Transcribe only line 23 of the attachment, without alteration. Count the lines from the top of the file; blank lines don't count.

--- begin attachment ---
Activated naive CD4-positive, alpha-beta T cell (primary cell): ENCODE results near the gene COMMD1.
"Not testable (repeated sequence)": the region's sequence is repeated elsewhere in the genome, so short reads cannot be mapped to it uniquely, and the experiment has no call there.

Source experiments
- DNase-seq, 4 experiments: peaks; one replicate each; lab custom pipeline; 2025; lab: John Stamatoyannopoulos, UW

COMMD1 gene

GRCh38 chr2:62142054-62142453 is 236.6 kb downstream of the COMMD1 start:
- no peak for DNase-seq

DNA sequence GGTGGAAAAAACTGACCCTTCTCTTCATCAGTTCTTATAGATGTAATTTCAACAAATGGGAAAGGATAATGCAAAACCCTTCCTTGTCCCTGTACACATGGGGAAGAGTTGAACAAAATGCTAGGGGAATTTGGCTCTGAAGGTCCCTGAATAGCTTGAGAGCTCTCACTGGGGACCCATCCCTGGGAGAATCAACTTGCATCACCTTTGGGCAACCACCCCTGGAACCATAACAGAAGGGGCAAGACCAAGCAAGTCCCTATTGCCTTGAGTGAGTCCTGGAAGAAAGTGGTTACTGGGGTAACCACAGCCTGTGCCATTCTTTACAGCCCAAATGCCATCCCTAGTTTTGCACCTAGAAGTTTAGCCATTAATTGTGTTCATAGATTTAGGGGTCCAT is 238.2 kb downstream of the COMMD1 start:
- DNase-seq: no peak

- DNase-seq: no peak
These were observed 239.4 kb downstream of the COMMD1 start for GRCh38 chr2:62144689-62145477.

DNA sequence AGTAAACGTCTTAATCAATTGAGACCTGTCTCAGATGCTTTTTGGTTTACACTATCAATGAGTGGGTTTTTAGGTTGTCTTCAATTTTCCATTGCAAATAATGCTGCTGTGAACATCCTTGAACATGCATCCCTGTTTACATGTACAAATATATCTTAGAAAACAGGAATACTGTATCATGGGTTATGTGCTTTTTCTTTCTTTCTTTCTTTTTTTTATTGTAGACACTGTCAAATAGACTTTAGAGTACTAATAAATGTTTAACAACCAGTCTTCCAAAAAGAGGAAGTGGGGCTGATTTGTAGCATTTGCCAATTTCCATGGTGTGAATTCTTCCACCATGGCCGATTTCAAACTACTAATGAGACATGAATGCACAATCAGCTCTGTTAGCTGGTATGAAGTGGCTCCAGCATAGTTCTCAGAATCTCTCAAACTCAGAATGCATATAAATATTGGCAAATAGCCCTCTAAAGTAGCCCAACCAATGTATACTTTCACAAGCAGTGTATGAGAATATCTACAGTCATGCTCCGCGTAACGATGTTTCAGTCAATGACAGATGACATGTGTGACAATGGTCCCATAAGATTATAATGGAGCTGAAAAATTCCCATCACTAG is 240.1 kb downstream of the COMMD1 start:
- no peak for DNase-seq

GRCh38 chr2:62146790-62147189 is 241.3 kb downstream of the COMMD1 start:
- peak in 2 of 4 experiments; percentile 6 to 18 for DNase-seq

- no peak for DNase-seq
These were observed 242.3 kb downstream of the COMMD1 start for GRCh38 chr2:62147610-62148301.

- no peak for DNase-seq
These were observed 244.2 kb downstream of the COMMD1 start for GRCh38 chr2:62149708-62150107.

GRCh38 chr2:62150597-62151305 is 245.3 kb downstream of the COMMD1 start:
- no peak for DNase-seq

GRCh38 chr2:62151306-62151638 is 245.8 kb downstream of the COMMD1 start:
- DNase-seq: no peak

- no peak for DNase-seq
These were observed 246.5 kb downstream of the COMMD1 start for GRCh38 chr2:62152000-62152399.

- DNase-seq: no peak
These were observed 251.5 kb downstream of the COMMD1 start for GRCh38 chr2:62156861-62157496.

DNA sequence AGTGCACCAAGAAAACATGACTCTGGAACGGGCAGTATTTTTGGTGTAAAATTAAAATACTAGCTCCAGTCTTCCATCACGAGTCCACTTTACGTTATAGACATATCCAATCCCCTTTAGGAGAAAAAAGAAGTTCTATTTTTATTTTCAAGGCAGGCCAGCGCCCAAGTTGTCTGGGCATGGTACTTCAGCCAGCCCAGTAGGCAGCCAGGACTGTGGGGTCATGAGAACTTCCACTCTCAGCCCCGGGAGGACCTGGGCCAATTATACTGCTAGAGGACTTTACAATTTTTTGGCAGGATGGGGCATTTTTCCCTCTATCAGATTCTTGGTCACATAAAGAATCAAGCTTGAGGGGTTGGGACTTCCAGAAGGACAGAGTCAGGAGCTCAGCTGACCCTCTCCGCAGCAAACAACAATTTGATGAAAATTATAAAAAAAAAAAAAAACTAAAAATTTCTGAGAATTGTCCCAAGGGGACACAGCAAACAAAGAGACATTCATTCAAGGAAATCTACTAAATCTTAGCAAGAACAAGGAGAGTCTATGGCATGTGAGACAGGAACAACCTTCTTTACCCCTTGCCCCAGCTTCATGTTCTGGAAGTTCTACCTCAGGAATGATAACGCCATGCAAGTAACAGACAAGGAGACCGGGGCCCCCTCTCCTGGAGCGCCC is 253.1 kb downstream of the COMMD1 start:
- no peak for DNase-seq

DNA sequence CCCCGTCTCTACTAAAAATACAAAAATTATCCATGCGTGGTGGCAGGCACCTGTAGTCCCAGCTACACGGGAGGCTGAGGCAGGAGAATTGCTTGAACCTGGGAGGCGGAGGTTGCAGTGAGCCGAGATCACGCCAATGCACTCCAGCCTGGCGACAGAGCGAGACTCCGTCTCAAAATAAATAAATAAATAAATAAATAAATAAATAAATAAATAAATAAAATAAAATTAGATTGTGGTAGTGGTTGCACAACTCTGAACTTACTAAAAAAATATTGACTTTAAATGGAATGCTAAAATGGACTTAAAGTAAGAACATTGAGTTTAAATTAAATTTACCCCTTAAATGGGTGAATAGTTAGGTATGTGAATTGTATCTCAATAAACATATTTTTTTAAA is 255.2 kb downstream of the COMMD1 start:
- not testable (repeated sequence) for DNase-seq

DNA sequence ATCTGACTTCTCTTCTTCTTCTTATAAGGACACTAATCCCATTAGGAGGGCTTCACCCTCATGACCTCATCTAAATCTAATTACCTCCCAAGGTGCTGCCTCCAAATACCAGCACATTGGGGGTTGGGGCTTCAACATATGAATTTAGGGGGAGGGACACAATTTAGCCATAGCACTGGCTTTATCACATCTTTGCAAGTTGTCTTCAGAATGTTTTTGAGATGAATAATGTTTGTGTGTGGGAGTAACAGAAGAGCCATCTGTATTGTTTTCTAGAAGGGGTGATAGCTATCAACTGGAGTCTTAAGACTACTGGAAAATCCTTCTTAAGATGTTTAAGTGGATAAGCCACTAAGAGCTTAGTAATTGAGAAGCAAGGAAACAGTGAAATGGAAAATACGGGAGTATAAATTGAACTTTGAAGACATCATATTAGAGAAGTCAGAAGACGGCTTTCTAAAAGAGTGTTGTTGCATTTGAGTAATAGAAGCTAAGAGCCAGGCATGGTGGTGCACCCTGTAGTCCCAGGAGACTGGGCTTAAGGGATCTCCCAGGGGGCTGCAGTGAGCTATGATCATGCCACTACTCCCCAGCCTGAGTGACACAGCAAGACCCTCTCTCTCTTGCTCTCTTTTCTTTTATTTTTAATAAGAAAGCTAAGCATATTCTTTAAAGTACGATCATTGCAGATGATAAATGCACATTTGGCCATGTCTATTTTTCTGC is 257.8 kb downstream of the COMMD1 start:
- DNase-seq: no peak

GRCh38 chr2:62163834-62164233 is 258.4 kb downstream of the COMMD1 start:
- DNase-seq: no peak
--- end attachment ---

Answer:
- DNase-seq: no peak